2. Customers by campaign, ad group or ad

Customers by Google Ads Campaign

This chart shows the monthly new customers generated from your Google Ads, grouped by the channel from which they arrived.

Comparing this graph to the leads chart can reveal interesting things like campaigns that bring in leads that never convert into costumes, which can signify that these campaigns aren’t worth continuing.

3. Revenue by campaign, ad group or ad

Revenue by Google Ads campaign

This report shows data on the monthly generated revenue, categorized by the customer's channel.

It can be useful for measuring the overall ROI of your marketing endeavors. For example, the above chart states that $236,156 in new revenue was generated from March’s paid social ads. If the customer spent less than this on the ads, it’s a positive ROI and worth continuing.

Why using Attributer is better than capturing raw UTM parameters

Other UTM parameter capturing tools and using them to track your Google Ads in Netsuite is also available, but why choose Attributer?

Here’s why:

1. Captures all traffic

Attributer is an excellent method for securing UTM parameters and passing them into Netsuite. This way, you can monitor your Google Ads campaigns.

It also passes data on visitors who came through other channels like organic social, organic search, direct, referral, etc.

This way, when you build reports in your CRM to see where your leads and customers have come from, you can figure out the source of ALL your leads, not just those from your Google Ads campaigns.

This data can be necessary if your SEO endeavors are raking in most of your leads and customers instead of your Google Ads campaigns. With this, you can invest accordingly.

2. Remembers the data

Almost all systems and ways of capturing UTM parameters demand the UTM parameters to be present on the page where the form is submitted. This is an issue when the page a visitor completes a form on isn’t the exact page they arrived at your site on.

For example, a person clicks on one of your Google Ads and is taken to a landing page for that campaign. Once they decide they want your product or service, they click on the ‘Get A Quote’ button. They’re taken to a different page to complete your request form, meaning that the page they submit a form on differs from the page they initially landed on. Hence, UTM parameters are lost.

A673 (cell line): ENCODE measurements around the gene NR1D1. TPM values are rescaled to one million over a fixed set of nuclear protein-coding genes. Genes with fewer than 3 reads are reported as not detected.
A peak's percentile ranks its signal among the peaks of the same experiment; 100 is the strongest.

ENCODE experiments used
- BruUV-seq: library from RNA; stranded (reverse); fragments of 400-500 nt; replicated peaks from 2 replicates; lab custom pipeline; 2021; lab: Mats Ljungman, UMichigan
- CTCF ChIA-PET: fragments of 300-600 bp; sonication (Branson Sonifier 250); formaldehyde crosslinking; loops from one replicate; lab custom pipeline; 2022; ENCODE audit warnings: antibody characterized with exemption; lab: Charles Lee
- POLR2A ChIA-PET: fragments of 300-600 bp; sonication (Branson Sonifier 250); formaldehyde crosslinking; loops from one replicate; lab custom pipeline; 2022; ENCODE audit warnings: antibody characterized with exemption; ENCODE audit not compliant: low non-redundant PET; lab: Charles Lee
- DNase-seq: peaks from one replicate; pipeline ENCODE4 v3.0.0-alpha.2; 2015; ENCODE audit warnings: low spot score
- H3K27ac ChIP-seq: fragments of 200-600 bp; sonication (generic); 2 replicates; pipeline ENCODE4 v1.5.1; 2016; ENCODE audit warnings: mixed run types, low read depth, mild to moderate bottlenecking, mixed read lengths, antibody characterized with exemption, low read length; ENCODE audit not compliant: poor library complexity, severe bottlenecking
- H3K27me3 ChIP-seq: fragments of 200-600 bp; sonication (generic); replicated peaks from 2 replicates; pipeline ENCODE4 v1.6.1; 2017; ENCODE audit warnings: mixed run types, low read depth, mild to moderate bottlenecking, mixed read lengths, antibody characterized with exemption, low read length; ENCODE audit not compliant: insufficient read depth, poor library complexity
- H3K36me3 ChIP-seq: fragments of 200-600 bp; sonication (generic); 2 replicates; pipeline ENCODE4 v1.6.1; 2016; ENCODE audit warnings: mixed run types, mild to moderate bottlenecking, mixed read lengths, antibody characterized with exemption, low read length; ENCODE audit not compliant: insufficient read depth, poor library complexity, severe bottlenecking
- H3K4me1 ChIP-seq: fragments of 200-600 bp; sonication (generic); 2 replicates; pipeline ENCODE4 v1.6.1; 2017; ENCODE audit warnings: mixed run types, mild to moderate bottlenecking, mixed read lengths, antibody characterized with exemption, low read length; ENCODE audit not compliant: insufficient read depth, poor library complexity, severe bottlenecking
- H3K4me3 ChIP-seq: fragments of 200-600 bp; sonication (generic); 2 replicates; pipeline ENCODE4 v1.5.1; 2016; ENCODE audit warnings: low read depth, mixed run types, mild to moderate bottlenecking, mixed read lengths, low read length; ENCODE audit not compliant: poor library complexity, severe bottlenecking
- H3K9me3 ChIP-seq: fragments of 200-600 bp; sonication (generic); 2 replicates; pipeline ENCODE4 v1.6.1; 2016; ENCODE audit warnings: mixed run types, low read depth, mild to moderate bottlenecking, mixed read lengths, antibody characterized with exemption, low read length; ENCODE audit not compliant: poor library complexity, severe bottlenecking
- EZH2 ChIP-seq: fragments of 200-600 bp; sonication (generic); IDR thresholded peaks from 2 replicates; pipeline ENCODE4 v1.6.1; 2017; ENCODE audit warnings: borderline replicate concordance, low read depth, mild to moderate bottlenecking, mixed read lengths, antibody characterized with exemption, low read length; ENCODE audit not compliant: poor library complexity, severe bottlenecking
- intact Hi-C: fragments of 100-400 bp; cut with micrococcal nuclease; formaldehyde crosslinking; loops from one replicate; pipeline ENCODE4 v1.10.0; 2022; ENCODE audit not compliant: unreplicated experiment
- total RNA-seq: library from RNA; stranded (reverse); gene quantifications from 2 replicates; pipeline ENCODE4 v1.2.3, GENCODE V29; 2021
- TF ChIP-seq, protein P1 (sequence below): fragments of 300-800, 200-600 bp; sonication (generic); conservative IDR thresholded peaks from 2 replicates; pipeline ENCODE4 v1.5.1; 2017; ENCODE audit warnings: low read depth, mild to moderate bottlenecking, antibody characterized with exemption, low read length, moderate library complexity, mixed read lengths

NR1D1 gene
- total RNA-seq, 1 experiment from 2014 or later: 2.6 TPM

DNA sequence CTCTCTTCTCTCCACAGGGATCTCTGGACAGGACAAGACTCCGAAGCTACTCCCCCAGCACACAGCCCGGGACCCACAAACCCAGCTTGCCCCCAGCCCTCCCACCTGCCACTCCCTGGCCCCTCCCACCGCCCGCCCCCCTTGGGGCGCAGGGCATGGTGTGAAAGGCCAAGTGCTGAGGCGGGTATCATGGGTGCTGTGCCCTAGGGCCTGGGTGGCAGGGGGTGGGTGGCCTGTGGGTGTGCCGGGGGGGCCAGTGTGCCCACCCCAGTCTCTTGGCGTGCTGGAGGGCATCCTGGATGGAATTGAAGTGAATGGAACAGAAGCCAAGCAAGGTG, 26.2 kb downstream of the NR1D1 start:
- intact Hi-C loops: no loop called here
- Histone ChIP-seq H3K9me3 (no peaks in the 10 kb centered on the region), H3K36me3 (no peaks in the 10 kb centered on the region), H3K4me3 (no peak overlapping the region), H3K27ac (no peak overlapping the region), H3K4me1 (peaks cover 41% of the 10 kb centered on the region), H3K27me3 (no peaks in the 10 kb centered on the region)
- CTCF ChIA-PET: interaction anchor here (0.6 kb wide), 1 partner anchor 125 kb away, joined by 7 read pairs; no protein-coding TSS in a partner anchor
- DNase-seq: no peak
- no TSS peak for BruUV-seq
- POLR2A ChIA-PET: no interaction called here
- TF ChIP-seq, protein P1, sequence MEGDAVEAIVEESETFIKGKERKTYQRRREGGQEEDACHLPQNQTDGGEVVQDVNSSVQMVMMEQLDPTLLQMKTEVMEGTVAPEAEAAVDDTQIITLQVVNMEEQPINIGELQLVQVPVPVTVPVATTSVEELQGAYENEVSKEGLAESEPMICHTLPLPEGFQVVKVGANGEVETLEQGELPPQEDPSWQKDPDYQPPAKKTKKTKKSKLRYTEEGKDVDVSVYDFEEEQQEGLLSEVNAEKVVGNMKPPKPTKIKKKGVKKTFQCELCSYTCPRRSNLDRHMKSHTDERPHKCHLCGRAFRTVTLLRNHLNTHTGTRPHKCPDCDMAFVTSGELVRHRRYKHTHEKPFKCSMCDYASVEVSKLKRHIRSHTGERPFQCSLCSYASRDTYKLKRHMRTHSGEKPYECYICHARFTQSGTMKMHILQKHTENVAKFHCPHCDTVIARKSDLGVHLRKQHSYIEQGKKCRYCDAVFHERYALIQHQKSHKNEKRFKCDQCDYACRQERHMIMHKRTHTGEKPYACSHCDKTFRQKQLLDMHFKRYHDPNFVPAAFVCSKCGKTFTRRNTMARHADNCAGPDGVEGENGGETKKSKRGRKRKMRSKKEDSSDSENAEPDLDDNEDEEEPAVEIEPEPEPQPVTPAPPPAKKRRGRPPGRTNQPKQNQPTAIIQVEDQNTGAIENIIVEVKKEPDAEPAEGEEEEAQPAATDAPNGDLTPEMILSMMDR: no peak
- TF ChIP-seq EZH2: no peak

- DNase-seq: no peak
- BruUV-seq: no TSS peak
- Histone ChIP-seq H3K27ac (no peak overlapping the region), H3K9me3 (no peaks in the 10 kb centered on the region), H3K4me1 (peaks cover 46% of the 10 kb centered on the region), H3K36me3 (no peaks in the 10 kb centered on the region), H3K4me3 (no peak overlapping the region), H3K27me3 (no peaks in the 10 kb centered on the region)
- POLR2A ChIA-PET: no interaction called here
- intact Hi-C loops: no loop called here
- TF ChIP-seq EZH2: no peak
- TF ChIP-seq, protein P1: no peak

Attributer is different because it keeps the UTM parameters in a cookie in the user’s browser. So regardless of the page where the user completes a form, the UTM parameters will always be sent.

Ultimately, this means that no matter how many pages a user visits on your site before submitting a form, you’ll always be able to track them back to your Google Ads.

3. Provides cleaner data

One of the difficulties in using other tools to capture raw UTM parameters is that your data can get messy, making running accurate reports hard.

For instance, imagine some of your Google Ads campaigns are tagged with UTM_Source= (capital T), others with UTM_Source= google (lowercase, no domain), and others with UTM_Source= adwords.

Sending this raw UTM data into Microsoft Dynamics CRM and using it to find out how many leads your Google Ads campaigns have generated will result in three different sources, which you’d have to stitch together manually.

You don’t have to put up with this with Attributer, as it considers the possibility of capitalization and other inconsistencies and would ascribe leads to the correct channel regardless.

4. Records landing page data

Isn’t it nice to be informed about the number of leads and customers from your blog? How about those comprehensive content pieces you’ve worked on for hours?

With the provided data by Attributer, you can answer these questions. It captures not only the channel data but also the landing page (i.e., and the landing page category (i.e., /blog).

This means you can observe how well specific sections on your site perform regarding lead, customer and revenue generation.

And because Attributer provides the landing page data and landing page group data, you can view how your whole blog section is performing and zero in on individual blog posts’ performance.

Wrap up

Attributer is recommended if you want to monitor your Google Ads in Netsuite.

It will capture the UTM parameters behind your Google Ad campaigns and send them into Netsuite, where you can create reports that exhibit the campaigns where your leads and customers have originated from.

Additionally, it will also provide data on the leads that arrive from other channels. This way, you can keep track of ALL your leads’ sources, not just the ones from Google Ads. Ultimately, you’ll be informed where to invest best to optimize your marketing spend.

What’s more, it’s free to start. Begin your free trial today!

Get Started For Free

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About the Author

Aaron Beashel is the founder of Attributer and has over 15 years of experience in marketing & analytics. He is a recognized expert in the subject and has written articles for leading websites such as Hubspot, Zapier, Search Engine Journal, Buffer, Unbounce & more. Learn more about Aaron here.